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Christian Leaders Don’t See Any Issues With the First Successful Pig-to-Human Heart Transplant

Christian Leaders Don’t See Any Issues With the First Successful Pig-to-Human Heart Transplant

Dave Bennett is the first ever recipient of a heart transplant from a pig in a groundbreaking procedure that promises a wild and exciting new frontier in medicine. The University of Maryland Medical Center was able to successfully transplant a pig’s gene-modified heart into his body with no issues. As of press time, doctors were thrilled with Bennett’s progress, saying his new heart was “rocking and rolling.”

That’s great news, because the world is facing a global shortage of human organs, with 100,000 people on a waiting list in the U.S. alone. Scientists have long theorized that “xenotransplantation” — animal to human organ transplants — could be part of addressing this shortage, and Bennett is proof that the idea could work.

How should Christians feel about this wild new frontier? Albert Mohler is the president of Southern Baptist Theological Seminary, and he says he’s all for it. “There are serious moral and worldview issues to be addressed with this new procedure, but there is no categorical reason for Christians to reject it,” he wrote for WORLD Opinions. “Keeping the distinction between the pig and the man will be crucial, but we can properly thank God for this particular pig and pray for this particular man.”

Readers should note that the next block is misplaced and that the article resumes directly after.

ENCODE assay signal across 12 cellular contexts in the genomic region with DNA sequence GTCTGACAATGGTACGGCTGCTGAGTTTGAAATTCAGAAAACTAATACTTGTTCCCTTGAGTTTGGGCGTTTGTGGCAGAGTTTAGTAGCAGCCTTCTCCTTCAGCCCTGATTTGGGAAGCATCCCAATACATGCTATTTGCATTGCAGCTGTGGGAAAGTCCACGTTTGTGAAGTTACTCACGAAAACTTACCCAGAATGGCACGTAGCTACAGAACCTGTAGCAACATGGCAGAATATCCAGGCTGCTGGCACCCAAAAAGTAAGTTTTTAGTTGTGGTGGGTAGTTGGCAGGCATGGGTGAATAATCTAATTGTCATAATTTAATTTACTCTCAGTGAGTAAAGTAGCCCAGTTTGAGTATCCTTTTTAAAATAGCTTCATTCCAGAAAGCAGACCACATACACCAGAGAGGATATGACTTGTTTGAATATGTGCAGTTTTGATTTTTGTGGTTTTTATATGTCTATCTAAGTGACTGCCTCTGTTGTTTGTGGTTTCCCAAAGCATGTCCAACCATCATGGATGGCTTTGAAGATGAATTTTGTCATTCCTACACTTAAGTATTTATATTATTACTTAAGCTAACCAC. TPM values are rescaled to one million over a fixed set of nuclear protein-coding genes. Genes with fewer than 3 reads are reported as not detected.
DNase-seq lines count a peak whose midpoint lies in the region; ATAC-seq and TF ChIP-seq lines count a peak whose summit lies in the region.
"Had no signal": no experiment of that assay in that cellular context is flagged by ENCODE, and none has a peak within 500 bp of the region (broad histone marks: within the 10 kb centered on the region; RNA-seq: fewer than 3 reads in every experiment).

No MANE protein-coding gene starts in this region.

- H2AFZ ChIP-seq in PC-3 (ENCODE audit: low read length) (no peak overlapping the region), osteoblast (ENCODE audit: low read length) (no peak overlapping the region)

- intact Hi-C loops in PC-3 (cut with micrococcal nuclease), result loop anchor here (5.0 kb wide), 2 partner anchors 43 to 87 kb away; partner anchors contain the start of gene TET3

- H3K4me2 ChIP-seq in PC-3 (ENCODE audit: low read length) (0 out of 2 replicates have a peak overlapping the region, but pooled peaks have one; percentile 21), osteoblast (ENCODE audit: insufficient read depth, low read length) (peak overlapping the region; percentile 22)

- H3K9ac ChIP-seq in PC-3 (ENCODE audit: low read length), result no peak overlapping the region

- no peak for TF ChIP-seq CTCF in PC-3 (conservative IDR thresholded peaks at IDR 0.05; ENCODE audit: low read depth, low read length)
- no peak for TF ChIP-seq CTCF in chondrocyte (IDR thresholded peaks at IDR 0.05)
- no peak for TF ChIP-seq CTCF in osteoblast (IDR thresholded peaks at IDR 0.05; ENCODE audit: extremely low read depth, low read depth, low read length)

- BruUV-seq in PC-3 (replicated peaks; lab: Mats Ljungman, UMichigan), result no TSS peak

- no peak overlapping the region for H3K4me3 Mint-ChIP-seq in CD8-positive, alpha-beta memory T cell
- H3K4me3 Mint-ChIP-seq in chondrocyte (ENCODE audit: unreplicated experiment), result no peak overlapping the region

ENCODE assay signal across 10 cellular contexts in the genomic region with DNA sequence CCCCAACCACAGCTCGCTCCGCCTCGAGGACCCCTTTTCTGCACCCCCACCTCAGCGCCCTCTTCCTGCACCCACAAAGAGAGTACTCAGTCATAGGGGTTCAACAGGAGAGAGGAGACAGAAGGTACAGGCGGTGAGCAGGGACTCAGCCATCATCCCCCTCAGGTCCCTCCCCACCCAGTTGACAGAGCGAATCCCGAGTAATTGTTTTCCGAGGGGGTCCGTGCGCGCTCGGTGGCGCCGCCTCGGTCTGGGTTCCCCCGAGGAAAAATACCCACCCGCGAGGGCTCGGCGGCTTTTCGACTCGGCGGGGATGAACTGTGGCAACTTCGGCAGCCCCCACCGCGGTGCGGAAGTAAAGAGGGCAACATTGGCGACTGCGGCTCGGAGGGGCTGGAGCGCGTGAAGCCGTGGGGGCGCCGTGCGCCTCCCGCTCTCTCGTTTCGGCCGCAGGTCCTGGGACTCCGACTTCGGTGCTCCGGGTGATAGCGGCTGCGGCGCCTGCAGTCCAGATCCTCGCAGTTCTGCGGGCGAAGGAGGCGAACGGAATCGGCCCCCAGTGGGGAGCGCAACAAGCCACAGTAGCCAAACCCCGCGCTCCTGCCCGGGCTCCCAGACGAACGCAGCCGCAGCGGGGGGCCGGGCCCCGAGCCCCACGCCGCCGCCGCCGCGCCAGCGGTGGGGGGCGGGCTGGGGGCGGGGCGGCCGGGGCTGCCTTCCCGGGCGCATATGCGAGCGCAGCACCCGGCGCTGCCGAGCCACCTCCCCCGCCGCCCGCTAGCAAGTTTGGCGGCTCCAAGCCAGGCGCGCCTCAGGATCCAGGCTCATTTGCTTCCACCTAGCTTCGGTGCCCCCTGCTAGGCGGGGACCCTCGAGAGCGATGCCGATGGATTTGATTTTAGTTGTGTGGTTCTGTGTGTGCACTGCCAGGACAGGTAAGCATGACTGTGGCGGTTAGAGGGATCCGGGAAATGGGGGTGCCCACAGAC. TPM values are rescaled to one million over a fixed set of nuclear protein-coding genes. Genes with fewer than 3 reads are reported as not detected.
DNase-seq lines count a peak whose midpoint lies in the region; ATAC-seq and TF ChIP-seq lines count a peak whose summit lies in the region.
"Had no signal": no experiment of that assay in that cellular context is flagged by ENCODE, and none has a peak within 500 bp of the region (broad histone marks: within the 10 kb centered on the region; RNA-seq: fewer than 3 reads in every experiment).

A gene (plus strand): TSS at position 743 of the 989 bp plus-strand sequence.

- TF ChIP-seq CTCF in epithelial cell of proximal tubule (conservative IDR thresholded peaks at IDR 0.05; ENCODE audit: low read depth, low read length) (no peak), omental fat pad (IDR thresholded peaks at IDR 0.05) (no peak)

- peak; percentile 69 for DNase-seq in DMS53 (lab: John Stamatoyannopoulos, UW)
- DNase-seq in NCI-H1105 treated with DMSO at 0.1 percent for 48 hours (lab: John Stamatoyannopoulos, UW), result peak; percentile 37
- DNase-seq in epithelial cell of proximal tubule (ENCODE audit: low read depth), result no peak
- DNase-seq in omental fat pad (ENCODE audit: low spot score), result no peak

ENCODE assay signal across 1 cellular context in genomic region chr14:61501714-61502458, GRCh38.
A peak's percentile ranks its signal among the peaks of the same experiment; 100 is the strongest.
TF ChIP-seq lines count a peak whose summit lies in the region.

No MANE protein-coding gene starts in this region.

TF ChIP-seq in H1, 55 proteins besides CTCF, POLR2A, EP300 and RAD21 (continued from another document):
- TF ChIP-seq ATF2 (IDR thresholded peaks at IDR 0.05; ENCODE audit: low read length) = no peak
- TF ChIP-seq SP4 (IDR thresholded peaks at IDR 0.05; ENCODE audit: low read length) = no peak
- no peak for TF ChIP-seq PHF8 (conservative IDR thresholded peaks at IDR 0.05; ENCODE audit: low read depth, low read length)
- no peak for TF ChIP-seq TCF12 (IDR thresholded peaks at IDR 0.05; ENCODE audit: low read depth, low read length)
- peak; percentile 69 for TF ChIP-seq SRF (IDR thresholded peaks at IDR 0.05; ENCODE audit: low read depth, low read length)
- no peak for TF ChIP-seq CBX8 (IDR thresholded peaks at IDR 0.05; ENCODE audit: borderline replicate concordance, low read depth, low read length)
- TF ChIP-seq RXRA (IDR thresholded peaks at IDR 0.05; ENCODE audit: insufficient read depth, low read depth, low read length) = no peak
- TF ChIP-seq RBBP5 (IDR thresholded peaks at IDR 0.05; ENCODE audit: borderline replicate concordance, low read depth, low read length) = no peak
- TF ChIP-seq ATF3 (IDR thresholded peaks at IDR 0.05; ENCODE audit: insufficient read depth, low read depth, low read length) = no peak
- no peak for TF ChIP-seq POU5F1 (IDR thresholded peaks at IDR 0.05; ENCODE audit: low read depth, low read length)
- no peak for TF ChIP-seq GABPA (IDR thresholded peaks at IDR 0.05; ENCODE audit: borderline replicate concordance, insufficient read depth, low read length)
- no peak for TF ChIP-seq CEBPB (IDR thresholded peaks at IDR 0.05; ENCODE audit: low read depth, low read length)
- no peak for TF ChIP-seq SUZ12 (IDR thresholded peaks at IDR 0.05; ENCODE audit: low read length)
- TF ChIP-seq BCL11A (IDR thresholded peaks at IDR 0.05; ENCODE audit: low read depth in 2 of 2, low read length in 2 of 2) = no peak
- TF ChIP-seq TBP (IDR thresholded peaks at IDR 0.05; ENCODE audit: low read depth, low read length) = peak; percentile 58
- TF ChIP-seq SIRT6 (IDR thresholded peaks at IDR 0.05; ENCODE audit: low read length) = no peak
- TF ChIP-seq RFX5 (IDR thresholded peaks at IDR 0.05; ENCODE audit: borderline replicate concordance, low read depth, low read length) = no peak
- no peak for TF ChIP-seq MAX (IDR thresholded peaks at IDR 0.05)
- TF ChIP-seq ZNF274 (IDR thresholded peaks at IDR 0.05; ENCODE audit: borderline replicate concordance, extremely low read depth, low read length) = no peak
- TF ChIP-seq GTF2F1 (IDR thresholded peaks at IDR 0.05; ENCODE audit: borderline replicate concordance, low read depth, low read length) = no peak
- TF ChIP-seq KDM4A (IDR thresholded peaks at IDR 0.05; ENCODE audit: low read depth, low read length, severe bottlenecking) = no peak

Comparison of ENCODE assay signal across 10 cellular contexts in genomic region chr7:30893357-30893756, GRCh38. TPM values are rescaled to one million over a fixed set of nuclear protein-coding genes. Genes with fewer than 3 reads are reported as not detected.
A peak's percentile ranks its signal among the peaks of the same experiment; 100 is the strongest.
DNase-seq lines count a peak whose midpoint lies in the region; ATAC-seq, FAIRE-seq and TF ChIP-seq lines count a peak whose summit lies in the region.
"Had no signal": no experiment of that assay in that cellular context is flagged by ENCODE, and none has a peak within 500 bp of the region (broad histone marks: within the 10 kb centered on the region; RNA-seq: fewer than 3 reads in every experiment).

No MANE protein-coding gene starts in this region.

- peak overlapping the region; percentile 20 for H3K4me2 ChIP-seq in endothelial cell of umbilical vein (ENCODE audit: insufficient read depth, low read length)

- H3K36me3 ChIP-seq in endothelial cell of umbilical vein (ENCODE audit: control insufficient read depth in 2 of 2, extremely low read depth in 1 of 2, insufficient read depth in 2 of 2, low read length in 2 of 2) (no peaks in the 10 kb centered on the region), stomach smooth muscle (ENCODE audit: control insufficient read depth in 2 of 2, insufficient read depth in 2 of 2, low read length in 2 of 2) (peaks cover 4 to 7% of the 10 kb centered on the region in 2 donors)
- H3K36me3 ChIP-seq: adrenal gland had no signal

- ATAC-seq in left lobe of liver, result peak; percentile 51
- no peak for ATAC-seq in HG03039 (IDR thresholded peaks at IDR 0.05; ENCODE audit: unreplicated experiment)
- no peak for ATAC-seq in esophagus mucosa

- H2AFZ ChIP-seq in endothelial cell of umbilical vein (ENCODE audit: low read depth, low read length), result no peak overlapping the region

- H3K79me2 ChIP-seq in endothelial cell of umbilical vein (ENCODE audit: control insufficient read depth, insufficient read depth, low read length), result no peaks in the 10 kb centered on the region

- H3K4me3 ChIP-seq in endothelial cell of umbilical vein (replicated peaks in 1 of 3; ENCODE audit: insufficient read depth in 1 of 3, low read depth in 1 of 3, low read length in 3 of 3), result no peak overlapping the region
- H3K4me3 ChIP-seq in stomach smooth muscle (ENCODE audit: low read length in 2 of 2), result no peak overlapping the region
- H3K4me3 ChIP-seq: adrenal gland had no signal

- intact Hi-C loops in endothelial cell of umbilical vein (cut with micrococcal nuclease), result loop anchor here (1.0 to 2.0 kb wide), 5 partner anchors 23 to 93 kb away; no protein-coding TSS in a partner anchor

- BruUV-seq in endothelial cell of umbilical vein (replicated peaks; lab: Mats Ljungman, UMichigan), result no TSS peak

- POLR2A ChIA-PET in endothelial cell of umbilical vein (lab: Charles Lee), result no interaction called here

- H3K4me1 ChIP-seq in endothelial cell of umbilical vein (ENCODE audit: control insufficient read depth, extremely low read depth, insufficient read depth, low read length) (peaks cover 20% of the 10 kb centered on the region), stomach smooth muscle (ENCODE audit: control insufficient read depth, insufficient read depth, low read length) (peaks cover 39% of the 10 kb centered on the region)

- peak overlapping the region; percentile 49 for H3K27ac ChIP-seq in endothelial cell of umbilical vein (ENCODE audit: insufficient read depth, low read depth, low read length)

Mohler’s thoughts were echoed by Bioethicist Wesley J. Smith, a senior fellow at the Discovery Institute’s Center on Human Exceptionalism. “I can’t think of any reason to oppose this approach – assuming safety and efficacy – unless one is an animal-rights believer who thinks that pigs have equal value to humans,” he wrote at National Review.

The pig’s heart had its genes slightly edited to make it more compatible with a human. Even so, doctors were nervous. Bennett was not considered an ideal candidate for the xenotransplant because of some health issues in his past. But his body accepted the transplant with no major issues. Much remains to be seen. As with any transplant, Bennett’s body could still reject the organ in the future. But for now, doctors are optimistic about Bennett’s chances and the future of xenotransplantation.

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